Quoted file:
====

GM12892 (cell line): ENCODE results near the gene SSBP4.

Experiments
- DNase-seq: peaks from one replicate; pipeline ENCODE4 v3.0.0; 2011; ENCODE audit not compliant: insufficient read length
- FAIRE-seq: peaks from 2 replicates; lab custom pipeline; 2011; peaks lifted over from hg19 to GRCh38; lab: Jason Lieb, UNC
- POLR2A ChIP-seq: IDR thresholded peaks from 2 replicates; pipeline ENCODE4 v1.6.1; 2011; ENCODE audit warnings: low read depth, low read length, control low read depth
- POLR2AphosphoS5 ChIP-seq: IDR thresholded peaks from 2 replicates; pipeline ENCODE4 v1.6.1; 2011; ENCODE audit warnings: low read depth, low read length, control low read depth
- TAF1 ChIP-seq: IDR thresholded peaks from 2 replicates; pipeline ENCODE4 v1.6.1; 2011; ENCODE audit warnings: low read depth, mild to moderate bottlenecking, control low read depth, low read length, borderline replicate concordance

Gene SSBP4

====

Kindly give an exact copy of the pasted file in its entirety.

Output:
GM12892 (cell line): ENCODE results near the gene SSBP4.

Experiments
- DNase-seq: peaks from one replicate; pipeline ENCODE4 v3.0.0; 2011; ENCODE audit not compliant: insufficient read length
- FAIRE-seq: peaks from 2 replicates; lab custom pipeline; 2011; peaks lifted over from hg19 to GRCh38; lab: Jason Lieb, UNC
- POLR2A ChIP-seq: IDR thresholded peaks from 2 replicates; pipeline ENCODE4 v1.6.1; 2011; ENCODE audit warnings: low read depth, low read length, control low read depth
- POLR2AphosphoS5 ChIP-seq: IDR thresholded peaks from 2 replicates; pipeline ENCODE4 v1.6.1; 2011; ENCODE audit warnings: low read depth, low read length, control low read depth
- TAF1 ChIP-seq: IDR thresholded peaks from 2 replicates; pipeline ENCODE4 v1.6.1; 2011; ENCODE audit warnings: low read depth, mild to moderate bottlenecking, control low read depth, low read length, borderline replicate concordance

Gene SSBP4